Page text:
Living with Bipolar Disorder
Published 28 May 2020 • By Léa Blaszczynski
Formerly called “manic-depressive illness" or "manic depression”, bipolar disorder is the fourth most-common mental health problem worldwide, affecting almost 4 million people in the UK, according to the Mental Health Foundation. It predominantly appears between the ages of 15 and 25 and persists for the rest of one's life. In its most typical form, the patient alternates between periods of abnormally elevated moods (manic episodes) and depressed moods (depressive episodes). The World Health Organization ranks it as the 6th most common disorder in the world.
How do we recognise the symptoms of bipolar disorder? What are the characteristics of a manic episode? How is the disorder managed?
What is the difference between "normal" mood changes and bipolar disorder?
According to Dr. David Gourion, a psychiatrist, "normal" mood changes will not have a functional impact on a person's life. The question is therefore to observe whether these mood changes prevent the person from working or caring for his or her family, if they prevent the person from "functioning".
Who can diagnose bipolar disorder?
Bipolar disorder is very difficult to diagnose because there are no biological markers. On average, there is a 10-year gap between the first episode and diagnosis. However, there are "clues": depression that starts very early before the age of 20, depressive periods that begin and end very quickly, a poor response to antidepressants, a very strong seasonality of the disorder, etc. According to Dr. Gourion, this is a really complex problem because we must not under-diagnose people with bipolar disorder by treating them with antidepressants, but we must also not over-diagnose by prescribing mood-regulating treatments to people who do not need them. A general practitioner can obviously make this diagnosis, but patients often turn to a psychiatrist.
Couldn't an episode "help" lead to a diagnosis?
Generally, undiagnosed bipolar patients seek help during depressive states. They are therefore prescribed antidepressants. However, antidepressants can be misleading because they will relieve the depression in the short term but aggravate it in the long term by triggering a manic or euphoric episode. The problem here is that patients generally cope very well with these episodes, so it is rare that they return to see their doctor at this point in time. So it's a vicious circle. It is often family and friends who spot a problem.
What does a manic episode look like?
In Bipolar I patients, there is a feeling of invincibility and detachment from reality. The patient may think he or she is capable of anything, make grandiose plans with an overflowing imagination and hardly sleep at all. All this agitation subsides suddenly, triggering an episode of depression. In Bipolar II patients, the mood episodes are less intense. Patients experience episodes of hypomania, which are of shorter duration and do not completely disconnect the person from reality. Patients may also experience a form of omnipotence; they may want to take control of the situation. He or she is certain that they possess the truth and have flashes of insight and brilliance. These more "discreet" episodes are, however, more difficult to detect and can therefore have a dramatic impact on the patient's life. A person who indulges in a reckless shopping spree or exhibits uninhibited behaviour in the evenings may be "excused" by those around him or her until the point of "one too many times".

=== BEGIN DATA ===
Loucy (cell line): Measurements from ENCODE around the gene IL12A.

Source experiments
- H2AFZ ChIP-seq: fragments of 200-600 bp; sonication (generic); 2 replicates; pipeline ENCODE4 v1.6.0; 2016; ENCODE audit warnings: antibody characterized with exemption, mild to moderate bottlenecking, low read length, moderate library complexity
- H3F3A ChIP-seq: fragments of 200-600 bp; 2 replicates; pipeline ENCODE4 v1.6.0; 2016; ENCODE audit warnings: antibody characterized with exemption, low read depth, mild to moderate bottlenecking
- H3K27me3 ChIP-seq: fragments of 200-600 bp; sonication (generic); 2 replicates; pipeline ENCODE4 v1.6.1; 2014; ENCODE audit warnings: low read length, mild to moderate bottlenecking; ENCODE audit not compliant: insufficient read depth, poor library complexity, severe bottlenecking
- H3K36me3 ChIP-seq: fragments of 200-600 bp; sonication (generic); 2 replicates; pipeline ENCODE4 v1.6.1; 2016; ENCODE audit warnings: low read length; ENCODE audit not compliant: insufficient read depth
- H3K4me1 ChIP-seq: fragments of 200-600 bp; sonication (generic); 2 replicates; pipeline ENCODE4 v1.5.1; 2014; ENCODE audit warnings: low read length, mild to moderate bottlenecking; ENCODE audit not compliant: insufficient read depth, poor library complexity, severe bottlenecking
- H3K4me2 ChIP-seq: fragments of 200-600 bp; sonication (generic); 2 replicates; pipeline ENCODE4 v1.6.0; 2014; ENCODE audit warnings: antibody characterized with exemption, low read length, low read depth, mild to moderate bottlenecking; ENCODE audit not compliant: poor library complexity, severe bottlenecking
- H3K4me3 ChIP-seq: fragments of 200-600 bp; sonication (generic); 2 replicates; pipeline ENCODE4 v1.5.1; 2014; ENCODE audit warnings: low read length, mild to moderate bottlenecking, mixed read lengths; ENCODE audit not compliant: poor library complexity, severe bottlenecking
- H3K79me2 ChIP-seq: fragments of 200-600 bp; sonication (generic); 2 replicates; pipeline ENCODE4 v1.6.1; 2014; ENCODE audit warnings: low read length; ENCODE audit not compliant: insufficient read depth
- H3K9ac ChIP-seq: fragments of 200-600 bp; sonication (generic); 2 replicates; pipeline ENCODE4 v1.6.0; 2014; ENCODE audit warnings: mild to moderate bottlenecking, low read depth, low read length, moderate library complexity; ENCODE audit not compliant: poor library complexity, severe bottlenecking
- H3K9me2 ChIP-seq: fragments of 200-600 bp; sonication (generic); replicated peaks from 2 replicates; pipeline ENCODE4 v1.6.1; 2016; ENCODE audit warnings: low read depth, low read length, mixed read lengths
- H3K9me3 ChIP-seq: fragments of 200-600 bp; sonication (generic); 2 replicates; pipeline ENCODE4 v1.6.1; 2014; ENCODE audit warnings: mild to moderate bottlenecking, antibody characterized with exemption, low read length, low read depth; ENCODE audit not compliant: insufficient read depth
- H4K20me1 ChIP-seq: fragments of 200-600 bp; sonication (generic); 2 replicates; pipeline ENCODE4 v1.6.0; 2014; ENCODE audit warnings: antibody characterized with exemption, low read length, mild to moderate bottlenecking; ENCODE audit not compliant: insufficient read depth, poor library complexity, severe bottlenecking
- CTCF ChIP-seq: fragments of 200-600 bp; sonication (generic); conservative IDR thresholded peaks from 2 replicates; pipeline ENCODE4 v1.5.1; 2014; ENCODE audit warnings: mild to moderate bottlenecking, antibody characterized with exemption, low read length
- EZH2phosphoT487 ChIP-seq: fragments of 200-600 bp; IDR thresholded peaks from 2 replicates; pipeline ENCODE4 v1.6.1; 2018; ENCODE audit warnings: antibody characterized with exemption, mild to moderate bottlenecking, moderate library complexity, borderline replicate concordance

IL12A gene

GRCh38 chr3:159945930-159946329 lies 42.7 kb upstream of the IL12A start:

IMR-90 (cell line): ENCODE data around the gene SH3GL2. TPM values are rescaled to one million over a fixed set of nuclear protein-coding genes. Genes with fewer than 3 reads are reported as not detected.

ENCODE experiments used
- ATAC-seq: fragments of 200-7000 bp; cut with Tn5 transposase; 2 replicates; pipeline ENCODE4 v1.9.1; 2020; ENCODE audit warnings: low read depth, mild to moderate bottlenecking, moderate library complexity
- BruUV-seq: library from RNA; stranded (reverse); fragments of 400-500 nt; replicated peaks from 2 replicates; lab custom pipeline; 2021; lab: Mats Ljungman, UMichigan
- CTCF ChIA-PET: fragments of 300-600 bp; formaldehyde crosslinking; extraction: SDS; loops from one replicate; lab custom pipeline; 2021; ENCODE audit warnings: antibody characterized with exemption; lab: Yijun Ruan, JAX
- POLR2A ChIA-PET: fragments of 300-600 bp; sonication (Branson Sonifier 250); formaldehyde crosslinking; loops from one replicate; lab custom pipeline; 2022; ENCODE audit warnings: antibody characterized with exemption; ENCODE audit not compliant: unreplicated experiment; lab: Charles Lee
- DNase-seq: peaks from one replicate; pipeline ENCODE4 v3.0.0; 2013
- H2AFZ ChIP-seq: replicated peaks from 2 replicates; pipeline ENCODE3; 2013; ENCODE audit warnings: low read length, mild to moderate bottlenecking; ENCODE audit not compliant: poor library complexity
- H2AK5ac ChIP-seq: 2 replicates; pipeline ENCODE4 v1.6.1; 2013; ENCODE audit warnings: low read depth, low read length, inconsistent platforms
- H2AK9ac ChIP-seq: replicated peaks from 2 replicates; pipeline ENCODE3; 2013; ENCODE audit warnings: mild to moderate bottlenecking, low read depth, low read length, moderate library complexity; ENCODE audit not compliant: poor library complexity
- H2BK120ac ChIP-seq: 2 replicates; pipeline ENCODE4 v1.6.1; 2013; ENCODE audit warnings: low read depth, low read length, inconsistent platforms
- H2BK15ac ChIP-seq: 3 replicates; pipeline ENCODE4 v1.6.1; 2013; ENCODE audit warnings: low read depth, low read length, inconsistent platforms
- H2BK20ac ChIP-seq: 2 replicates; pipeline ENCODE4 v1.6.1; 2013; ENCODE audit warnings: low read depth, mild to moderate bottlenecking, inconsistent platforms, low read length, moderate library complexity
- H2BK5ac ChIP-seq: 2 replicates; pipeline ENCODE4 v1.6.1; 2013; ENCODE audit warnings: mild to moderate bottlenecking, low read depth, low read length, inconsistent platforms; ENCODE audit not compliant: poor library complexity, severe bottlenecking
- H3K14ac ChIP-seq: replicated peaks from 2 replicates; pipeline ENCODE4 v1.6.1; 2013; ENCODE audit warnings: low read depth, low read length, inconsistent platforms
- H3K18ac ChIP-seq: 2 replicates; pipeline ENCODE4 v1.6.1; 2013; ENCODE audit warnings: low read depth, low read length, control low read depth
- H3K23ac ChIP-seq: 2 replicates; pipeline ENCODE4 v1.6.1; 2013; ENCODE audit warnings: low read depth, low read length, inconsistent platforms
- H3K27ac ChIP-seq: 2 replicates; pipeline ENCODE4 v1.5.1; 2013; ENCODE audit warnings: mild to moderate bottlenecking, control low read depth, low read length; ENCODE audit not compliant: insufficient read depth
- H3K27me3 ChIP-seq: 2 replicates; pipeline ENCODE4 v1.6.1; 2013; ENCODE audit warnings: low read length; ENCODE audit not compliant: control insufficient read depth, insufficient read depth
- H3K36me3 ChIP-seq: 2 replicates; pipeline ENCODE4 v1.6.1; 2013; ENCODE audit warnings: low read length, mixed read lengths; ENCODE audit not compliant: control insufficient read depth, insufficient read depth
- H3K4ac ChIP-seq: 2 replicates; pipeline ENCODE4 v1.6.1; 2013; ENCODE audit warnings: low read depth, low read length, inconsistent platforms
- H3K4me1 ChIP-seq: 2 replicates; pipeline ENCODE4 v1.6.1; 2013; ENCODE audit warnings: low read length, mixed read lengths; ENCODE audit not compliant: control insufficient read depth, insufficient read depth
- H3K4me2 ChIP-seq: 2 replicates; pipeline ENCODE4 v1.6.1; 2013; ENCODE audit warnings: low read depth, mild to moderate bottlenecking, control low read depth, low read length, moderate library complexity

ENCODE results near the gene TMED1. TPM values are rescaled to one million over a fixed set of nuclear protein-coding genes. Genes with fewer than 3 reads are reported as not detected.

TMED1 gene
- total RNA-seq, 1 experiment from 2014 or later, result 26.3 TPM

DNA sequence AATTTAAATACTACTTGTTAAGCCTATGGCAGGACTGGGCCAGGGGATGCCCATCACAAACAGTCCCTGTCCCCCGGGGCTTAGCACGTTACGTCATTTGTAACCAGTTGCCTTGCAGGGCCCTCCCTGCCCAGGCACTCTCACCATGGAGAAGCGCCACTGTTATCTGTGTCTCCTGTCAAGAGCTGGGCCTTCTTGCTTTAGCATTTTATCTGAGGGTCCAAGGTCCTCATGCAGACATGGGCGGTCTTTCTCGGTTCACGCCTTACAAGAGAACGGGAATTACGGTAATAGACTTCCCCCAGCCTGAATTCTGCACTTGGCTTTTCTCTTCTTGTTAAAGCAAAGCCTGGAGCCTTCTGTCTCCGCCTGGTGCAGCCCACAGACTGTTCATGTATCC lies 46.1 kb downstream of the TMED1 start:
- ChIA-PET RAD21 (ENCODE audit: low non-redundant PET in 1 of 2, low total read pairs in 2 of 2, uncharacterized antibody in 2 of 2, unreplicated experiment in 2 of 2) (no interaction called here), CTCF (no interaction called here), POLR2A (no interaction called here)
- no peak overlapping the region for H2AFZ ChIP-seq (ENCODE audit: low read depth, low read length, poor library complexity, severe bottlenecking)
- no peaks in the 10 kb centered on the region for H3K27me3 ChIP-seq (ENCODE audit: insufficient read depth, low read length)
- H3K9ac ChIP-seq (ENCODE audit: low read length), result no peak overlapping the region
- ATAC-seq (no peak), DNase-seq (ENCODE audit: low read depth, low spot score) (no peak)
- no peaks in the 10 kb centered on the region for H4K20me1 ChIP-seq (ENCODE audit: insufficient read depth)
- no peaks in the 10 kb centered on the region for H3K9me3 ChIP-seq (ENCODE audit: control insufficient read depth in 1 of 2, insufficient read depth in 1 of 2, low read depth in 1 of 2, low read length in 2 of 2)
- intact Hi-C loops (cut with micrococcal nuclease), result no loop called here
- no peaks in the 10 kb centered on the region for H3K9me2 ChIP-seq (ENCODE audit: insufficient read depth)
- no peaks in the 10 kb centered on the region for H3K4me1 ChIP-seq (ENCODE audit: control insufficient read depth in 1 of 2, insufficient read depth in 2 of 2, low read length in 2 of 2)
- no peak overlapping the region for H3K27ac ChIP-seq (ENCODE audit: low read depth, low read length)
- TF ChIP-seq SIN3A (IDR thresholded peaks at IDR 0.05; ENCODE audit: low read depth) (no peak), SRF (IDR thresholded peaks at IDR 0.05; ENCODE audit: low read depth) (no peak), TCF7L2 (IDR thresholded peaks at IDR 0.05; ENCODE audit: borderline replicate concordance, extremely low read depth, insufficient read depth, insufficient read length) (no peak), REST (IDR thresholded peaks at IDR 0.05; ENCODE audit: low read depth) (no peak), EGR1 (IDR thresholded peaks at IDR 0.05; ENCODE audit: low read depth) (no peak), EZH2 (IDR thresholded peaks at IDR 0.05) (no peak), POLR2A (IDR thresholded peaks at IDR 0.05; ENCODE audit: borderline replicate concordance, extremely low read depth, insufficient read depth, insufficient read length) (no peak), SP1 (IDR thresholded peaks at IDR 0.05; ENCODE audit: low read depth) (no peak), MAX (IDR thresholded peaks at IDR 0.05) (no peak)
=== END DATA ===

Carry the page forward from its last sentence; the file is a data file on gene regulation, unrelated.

What treatments are available?
It is vital that bipolar disorder be treated, as 20% of untreated bipolar patients commit suicide. It is vital that we take care of it because 20% of untreated bipolar patients commit suicide. Lithium remains the standard treatment, with 70% of patients who respond positively to it. The remaining 30% do not respond well or only partially respond and require combination therapy strategies. Today the therapeutic arsenal has been significantly broadened with, in particular, anticonvulsant drugs and atypical antipsychotics. However, finding the right combination can take time. The psycho-education of the patient and his or her family and friends is essential, as are the different types of psychotherapy.
What are the signs that might indicate the onset of an episode?
Sleep problems are a very important marker because they are often the first symptom of an episode, and they can also be a triggering factor. Patients who pull an all-nighter for professional or personal reasons will sometimes trigger an episode. It is therefore essential to establish a regular sleep pattern and a healthy lifestyle. Meditation, breathing exercises or sophrology can help. Alcohol and cannabis, on the other hand, should be avoided.
Is bipolar disorder hereditary?
Very little is known for certain about the heredity of bipolar disorder, but there is usually a history of bipolar or mood disorders in relatives. Suicide attempts are also a marker. For children of a bipolar patient, they have a 5-10% risk of developing bipolar disorder themselves. It is therefore advisable to remain vigilant in order to detect possible signs. However, "these children also have a 90 to 95% chance of not developing bipolar disorder at all," insists Dr. Gourion.
How to find support on Carenity?
Carenity currently has thousands of patients and relatives of patients affected by bipolar disorder. On the platform, you can find support from other members of the community. Join our current discussions below!
- Living with Bipolar Disorder
- Accepting bipolar disorder
- 8 Myths About Bipolar Disorder
- How to separate bipolar disorder from our personality?
- Do you know of a good mood stabilisers that doesn't make you gain weight?
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